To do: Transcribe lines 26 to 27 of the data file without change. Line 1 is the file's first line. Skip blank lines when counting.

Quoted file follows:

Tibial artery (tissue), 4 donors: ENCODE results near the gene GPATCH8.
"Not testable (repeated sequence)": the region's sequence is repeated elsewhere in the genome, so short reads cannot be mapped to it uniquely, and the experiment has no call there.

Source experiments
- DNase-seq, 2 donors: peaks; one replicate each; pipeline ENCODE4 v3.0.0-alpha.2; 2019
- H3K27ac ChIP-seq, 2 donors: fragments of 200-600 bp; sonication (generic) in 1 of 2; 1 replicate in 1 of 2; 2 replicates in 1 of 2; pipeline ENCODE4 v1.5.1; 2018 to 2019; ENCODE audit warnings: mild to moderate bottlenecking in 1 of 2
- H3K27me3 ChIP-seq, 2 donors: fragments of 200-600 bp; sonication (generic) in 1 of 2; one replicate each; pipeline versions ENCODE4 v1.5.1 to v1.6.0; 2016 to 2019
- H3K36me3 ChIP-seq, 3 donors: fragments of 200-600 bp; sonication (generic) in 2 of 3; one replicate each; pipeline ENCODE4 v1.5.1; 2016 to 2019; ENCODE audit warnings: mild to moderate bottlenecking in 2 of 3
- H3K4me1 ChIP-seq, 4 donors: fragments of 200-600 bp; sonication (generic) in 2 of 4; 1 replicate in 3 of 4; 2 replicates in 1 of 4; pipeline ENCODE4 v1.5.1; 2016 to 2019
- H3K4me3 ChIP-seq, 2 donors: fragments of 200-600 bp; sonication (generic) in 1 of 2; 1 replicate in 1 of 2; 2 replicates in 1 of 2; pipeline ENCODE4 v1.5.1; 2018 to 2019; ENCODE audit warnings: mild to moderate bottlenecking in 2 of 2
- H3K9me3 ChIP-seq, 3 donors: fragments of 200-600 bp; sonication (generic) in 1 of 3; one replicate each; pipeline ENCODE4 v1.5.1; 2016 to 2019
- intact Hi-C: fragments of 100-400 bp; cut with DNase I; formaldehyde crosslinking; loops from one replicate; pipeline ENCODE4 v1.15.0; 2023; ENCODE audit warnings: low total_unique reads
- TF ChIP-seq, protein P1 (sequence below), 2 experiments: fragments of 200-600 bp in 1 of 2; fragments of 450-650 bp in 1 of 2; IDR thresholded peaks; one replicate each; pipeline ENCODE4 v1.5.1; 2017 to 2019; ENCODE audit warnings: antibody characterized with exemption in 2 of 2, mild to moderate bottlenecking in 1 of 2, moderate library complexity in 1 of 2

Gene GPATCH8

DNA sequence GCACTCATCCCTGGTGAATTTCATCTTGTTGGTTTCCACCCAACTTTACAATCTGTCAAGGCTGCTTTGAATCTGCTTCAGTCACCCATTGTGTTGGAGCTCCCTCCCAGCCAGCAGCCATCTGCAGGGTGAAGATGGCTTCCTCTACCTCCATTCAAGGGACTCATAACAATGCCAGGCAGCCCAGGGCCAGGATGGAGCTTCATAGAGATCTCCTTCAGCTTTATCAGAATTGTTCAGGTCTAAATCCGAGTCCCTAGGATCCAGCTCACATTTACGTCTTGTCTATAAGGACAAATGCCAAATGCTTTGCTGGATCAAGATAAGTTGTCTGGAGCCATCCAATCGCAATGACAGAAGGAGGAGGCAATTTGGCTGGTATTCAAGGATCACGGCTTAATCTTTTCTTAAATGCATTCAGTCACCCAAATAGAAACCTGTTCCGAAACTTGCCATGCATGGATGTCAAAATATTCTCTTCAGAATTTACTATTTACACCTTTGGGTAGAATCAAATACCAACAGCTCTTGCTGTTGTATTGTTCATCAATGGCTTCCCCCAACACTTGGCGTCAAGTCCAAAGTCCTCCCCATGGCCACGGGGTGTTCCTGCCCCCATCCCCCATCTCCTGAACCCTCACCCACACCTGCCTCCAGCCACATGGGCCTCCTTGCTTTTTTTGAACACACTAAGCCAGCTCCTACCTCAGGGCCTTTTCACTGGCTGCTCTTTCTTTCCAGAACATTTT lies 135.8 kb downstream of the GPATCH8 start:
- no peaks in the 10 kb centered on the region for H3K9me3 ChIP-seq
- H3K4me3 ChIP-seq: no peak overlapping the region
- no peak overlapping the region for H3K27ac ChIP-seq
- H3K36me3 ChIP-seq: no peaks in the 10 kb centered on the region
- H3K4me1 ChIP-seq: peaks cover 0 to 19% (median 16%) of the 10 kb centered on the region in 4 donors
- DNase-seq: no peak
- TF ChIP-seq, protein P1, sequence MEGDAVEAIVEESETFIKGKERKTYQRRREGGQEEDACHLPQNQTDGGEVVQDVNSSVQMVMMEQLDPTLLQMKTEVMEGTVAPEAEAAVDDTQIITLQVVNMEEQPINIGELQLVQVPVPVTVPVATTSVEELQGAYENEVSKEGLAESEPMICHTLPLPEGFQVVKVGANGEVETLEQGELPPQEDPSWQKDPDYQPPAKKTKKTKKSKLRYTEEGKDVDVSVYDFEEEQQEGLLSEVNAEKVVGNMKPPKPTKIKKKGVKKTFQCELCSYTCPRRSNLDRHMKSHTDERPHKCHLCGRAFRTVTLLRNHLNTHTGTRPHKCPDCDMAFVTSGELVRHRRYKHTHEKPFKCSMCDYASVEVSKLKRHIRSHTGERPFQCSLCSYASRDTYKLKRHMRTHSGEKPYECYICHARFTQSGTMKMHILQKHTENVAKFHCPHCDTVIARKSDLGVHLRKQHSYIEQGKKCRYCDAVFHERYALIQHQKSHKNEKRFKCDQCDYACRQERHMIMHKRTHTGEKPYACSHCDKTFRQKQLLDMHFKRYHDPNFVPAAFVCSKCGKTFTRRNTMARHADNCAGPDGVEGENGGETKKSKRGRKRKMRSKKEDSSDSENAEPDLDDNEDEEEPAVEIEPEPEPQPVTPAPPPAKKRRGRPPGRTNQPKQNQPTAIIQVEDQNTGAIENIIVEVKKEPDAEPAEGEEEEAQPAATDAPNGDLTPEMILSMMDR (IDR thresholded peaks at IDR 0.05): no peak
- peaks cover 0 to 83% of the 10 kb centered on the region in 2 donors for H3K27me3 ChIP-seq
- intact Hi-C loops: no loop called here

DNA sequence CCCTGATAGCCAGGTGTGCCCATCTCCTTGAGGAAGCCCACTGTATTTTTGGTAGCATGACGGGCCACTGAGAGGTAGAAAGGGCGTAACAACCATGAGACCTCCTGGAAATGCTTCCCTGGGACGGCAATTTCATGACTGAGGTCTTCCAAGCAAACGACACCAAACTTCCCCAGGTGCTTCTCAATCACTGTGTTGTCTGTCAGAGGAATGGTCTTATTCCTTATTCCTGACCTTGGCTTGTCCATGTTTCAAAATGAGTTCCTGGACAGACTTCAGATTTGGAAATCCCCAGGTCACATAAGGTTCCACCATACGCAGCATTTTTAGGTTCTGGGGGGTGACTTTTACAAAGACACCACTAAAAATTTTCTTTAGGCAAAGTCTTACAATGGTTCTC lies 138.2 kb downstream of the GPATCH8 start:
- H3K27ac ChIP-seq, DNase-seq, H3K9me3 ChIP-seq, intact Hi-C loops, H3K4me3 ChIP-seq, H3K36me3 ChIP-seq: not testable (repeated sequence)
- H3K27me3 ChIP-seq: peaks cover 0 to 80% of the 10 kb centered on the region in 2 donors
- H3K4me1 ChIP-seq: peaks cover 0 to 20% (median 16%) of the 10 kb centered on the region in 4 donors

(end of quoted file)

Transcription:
- H3K27me3 ChIP-seq: peaks cover 0 to 80% of the 10 kb centered on the region in 2 donors
- H3K4me1 ChIP-seq: peaks cover 0 to 20% (median 16%) of the 10 kb centered on the region in 4 donors